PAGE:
VASTĪ RĀM, BHĀĪ (1708-1802), was son of Bhāī Bulākā Siṅgh, who is said to have accompanied Gurū Gobind Siṅgh to the South in 1707 from where he returned with his blessings to settle in Lahore. Vastī Rām lived through the long period of persecution the Sikhs endured and their eventual rise to political power in the Punjab. He devoted himself to the study of medicine, and became famous for his skill in the use of indigenous herbs. He was deeply religious and God-fearing, and treated his patients free of charge. Stories of his healing power and of his piety spread far and wide, and he came to be credited with supernatural powers. To say nothing of the common people, he was visited by important Sikh chiefs who came to seek his blessings. Among his frequent visitors were Jassā Siṅgh Āhlūvālīā and the Bhaṅgī sardārs, Lahiṇā Siṅgh, Gujjar Siṅgh, Gaṇḍā Siṅgh and Jhaṇḍā Siṅgh. Mahārājā Raṇjīt Siṅgh himself became an ardent devotee early in his career. He often used to say that it was due to Vastī Rām's blessings that he came out successful in the battle of Bhasīn (1800), which confirmed him in the possession of Lahore.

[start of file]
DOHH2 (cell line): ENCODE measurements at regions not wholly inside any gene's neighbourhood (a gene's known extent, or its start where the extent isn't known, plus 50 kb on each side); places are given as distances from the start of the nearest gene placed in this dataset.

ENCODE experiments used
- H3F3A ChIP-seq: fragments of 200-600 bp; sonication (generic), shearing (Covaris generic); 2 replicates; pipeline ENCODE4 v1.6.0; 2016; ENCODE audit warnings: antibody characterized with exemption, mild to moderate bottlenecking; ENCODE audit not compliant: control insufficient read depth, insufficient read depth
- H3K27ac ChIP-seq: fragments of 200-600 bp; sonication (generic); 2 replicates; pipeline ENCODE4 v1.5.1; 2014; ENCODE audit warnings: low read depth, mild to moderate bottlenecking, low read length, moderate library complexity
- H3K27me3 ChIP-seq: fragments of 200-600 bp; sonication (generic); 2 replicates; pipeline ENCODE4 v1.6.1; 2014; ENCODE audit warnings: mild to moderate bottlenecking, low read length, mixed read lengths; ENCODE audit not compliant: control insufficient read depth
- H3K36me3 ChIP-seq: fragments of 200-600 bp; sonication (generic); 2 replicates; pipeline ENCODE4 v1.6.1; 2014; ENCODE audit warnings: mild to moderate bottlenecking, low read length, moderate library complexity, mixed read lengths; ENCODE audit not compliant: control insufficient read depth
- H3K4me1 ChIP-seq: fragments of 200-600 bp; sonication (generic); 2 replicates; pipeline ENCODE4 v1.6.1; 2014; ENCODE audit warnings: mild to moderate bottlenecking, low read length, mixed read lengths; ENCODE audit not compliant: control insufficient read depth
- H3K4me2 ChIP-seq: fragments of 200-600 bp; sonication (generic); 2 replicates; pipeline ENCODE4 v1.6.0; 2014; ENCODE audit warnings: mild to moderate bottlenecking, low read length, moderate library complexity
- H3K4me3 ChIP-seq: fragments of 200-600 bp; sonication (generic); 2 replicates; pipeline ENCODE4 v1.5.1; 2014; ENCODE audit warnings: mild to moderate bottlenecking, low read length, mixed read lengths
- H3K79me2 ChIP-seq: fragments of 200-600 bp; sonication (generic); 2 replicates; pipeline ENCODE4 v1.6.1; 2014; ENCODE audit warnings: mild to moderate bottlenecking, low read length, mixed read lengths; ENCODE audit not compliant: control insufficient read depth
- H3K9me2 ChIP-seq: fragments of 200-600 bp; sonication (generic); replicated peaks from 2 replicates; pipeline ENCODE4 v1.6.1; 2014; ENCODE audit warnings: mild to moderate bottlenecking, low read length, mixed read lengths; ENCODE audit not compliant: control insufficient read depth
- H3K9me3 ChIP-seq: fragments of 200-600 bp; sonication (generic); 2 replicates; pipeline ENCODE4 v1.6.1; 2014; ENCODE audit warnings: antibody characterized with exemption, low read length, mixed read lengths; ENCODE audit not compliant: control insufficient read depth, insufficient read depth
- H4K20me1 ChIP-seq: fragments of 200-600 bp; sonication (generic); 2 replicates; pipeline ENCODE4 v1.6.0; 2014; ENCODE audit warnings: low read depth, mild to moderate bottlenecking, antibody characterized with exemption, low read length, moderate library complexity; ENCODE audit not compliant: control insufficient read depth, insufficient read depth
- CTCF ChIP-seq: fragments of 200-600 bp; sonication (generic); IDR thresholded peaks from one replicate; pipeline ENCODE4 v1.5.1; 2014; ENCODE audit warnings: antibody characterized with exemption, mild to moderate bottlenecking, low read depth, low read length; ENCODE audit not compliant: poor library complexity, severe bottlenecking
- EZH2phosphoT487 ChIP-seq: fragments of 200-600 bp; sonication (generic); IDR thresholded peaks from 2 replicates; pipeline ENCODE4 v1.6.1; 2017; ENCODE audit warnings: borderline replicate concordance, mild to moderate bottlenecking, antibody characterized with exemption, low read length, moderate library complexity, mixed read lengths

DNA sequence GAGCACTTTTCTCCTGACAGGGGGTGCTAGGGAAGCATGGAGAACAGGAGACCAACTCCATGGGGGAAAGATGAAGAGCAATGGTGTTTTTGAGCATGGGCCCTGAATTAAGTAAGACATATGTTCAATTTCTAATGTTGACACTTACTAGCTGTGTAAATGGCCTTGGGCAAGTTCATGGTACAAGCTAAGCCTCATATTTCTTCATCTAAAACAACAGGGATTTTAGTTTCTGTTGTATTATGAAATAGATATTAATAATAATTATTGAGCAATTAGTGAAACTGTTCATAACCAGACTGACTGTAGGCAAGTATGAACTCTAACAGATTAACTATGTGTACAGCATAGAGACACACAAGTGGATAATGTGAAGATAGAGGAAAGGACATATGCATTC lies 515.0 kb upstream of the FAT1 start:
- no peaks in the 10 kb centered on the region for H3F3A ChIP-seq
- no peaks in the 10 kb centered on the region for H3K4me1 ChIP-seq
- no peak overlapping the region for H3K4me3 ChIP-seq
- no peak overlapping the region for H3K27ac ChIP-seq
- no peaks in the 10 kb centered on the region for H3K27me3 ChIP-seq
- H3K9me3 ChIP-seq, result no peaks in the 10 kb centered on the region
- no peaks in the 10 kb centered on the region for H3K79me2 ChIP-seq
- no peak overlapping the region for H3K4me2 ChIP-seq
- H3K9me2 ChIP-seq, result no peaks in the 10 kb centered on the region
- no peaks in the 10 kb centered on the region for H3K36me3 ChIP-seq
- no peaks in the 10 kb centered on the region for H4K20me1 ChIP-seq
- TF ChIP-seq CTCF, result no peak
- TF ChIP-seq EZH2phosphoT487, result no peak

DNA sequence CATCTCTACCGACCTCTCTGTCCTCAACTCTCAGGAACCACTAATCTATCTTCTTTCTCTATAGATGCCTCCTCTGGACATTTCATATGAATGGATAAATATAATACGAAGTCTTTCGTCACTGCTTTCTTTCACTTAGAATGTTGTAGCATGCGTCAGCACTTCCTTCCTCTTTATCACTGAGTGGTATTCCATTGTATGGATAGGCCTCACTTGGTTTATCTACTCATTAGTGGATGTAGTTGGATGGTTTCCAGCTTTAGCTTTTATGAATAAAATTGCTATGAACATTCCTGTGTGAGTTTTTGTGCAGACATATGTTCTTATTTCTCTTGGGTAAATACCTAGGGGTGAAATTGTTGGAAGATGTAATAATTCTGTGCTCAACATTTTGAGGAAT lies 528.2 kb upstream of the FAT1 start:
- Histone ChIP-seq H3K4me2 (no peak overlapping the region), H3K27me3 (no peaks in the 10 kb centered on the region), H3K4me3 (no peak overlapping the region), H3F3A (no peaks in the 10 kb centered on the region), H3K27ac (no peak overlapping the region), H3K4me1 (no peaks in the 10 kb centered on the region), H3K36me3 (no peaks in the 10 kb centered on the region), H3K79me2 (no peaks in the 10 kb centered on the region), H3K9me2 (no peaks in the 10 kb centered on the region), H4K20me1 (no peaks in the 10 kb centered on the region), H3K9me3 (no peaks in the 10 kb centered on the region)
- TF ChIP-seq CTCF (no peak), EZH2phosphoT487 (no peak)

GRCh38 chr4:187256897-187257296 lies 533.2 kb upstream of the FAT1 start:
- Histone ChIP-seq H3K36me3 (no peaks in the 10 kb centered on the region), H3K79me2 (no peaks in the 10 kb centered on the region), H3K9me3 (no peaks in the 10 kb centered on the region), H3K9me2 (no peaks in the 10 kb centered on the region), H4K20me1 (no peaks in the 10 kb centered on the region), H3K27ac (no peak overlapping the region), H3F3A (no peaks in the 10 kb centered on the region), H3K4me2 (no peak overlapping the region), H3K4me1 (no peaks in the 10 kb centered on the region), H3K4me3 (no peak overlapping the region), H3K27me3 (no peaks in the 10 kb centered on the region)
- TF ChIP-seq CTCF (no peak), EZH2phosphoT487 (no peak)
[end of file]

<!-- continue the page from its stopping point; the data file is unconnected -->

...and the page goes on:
Bhāī Vastī Rām died in 1802 at the ripe age of 94. A marble samādh was raised near the Lahore Fort at the spot where he was cremated. Mahārājā Raṇjīt Siṅgh used to visit it on the occasion of his death anniversary.
J. S. Khurānā